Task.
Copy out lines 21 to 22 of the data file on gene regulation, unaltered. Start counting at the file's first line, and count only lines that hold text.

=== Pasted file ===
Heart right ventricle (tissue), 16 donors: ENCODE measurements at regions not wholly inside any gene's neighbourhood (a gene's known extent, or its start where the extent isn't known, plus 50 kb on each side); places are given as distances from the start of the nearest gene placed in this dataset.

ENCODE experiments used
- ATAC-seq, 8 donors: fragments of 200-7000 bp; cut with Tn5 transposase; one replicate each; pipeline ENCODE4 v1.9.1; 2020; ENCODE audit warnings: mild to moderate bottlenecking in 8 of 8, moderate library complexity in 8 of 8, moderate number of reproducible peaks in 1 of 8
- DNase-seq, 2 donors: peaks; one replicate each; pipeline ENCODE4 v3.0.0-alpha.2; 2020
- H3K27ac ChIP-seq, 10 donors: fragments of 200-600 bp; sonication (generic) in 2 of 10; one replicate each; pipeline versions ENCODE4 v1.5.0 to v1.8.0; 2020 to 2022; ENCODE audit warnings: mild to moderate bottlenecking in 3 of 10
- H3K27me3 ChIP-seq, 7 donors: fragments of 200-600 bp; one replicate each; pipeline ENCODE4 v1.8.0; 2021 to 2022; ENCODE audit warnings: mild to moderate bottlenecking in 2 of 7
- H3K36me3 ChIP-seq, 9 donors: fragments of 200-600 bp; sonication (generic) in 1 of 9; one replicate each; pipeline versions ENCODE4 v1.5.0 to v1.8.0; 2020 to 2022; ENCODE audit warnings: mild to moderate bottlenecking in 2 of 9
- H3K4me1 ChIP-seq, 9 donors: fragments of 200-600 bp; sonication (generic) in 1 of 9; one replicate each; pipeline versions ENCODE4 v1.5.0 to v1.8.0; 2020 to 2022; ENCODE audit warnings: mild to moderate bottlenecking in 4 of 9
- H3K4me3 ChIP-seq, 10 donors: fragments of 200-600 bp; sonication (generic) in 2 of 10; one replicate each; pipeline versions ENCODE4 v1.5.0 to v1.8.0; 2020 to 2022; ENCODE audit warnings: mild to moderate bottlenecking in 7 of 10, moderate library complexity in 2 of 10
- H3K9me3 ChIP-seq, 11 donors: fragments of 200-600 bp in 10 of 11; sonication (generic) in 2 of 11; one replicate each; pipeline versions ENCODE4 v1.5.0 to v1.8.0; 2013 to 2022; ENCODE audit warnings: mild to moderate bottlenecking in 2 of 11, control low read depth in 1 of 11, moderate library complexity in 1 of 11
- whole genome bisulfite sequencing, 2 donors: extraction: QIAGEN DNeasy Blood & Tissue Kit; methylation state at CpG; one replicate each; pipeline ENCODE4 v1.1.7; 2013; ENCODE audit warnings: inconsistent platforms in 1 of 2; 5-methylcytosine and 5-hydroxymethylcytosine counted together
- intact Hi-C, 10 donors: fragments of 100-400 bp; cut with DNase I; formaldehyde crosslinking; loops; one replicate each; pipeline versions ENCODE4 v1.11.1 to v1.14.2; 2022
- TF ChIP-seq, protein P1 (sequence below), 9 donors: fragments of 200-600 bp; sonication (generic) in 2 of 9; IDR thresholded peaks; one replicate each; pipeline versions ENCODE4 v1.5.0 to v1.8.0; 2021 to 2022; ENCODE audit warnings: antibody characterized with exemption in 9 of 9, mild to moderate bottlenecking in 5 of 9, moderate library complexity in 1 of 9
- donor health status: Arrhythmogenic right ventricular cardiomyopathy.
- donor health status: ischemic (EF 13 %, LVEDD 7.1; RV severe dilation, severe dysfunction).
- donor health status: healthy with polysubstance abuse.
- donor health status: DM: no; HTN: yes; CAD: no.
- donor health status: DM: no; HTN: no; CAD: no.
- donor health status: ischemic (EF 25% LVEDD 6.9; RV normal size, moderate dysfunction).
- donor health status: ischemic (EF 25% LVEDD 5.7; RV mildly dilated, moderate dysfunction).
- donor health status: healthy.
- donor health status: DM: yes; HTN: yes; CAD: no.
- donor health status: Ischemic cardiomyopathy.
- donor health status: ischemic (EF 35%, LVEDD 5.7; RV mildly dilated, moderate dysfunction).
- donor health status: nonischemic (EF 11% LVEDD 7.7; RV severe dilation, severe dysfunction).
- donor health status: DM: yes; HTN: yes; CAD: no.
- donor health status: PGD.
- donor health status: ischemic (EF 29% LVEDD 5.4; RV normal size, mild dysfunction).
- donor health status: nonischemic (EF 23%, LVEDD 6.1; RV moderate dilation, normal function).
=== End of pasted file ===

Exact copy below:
- donor health status: healthy.
- donor health status: DM: yes; HTN: yes; CAD: no.